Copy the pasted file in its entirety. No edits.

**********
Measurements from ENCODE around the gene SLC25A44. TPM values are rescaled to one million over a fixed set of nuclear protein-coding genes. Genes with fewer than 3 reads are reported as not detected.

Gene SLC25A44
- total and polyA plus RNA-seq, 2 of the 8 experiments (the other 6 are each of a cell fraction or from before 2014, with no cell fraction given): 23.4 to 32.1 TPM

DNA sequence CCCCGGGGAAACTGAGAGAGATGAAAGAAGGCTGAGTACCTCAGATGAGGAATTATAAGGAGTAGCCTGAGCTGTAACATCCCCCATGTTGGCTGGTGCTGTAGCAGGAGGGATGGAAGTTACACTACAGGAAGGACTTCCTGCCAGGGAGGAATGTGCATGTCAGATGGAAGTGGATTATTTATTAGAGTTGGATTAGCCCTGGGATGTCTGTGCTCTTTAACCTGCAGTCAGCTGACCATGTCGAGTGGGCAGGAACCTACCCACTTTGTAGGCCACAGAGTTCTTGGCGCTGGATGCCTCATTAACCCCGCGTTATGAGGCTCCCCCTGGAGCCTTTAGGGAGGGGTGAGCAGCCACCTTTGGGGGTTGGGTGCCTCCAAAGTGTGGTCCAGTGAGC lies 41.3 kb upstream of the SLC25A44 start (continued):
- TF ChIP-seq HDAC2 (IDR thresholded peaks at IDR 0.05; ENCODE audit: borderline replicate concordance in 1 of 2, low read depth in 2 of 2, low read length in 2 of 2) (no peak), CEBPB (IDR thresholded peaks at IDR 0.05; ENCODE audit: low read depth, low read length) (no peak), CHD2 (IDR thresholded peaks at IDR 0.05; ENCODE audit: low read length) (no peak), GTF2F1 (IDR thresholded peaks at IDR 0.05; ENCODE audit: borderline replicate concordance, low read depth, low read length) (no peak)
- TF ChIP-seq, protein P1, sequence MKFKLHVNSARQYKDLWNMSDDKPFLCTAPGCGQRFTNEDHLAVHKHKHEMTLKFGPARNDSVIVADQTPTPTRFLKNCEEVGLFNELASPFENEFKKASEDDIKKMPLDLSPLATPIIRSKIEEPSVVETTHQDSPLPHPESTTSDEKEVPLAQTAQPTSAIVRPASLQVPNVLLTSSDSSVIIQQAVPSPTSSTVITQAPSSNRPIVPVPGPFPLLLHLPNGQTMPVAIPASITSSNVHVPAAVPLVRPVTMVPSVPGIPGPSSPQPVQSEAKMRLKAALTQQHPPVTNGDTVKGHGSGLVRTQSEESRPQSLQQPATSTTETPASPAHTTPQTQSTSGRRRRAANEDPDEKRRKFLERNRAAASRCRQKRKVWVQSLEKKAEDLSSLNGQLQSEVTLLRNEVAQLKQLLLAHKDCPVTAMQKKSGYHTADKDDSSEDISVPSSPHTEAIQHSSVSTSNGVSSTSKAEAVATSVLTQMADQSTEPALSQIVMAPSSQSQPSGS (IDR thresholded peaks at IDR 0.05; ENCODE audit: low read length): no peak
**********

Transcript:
Measurements from ENCODE around the gene SLC25A44. TPM values are rescaled to one million over a fixed set of nuclear protein-coding genes. Genes with fewer than 3 reads are reported as not detected.

Gene SLC25A44
- total and polyA plus RNA-seq, 2 of the 8 experiments (the other 6 are each of a cell fraction or from before 2014, with no cell fraction given): 23.4 to 32.1 TPM

DNA sequence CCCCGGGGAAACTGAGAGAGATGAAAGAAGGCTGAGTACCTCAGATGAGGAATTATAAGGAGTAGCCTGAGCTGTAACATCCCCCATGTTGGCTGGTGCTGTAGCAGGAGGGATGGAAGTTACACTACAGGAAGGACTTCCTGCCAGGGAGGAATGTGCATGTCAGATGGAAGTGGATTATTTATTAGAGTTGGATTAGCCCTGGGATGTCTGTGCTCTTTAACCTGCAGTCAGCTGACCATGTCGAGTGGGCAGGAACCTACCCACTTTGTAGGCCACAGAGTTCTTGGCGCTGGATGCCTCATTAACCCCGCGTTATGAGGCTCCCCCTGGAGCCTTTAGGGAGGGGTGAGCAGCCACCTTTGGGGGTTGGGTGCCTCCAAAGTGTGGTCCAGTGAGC lies 41.3 kb upstream of the SLC25A44 start (continued):
- TF ChIP-seq HDAC2 (IDR thresholded peaks at IDR 0.05; ENCODE audit: borderline replicate concordance in 1 of 2, low read depth in 2 of 2, low read length in 2 of 2) (no peak), CEBPB (IDR thresholded peaks at IDR 0.05; ENCODE audit: low read depth, low read length) (no peak), CHD2 (IDR thresholded peaks at IDR 0.05; ENCODE audit: low read length) (no peak), GTF2F1 (IDR thresholded peaks at IDR 0.05; ENCODE audit: borderline replicate concordance, low read depth, low read length) (no peak)
- TF ChIP-seq, protein P1, sequence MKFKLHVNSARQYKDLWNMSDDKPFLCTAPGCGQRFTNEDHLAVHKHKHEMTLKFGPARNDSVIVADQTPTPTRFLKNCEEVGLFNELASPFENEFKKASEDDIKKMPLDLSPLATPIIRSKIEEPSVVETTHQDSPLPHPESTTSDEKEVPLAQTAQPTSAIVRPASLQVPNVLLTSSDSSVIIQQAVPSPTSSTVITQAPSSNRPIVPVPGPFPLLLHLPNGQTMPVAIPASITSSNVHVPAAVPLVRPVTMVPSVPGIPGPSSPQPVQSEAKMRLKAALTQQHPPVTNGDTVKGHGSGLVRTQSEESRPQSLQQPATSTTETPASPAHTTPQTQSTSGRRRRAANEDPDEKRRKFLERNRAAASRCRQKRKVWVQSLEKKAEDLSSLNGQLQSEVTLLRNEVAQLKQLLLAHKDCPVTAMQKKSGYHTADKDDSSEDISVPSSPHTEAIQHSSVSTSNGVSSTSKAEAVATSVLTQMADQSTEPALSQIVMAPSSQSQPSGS (IDR thresholded peaks at IDR 0.05; ENCODE audit: low read length): no peak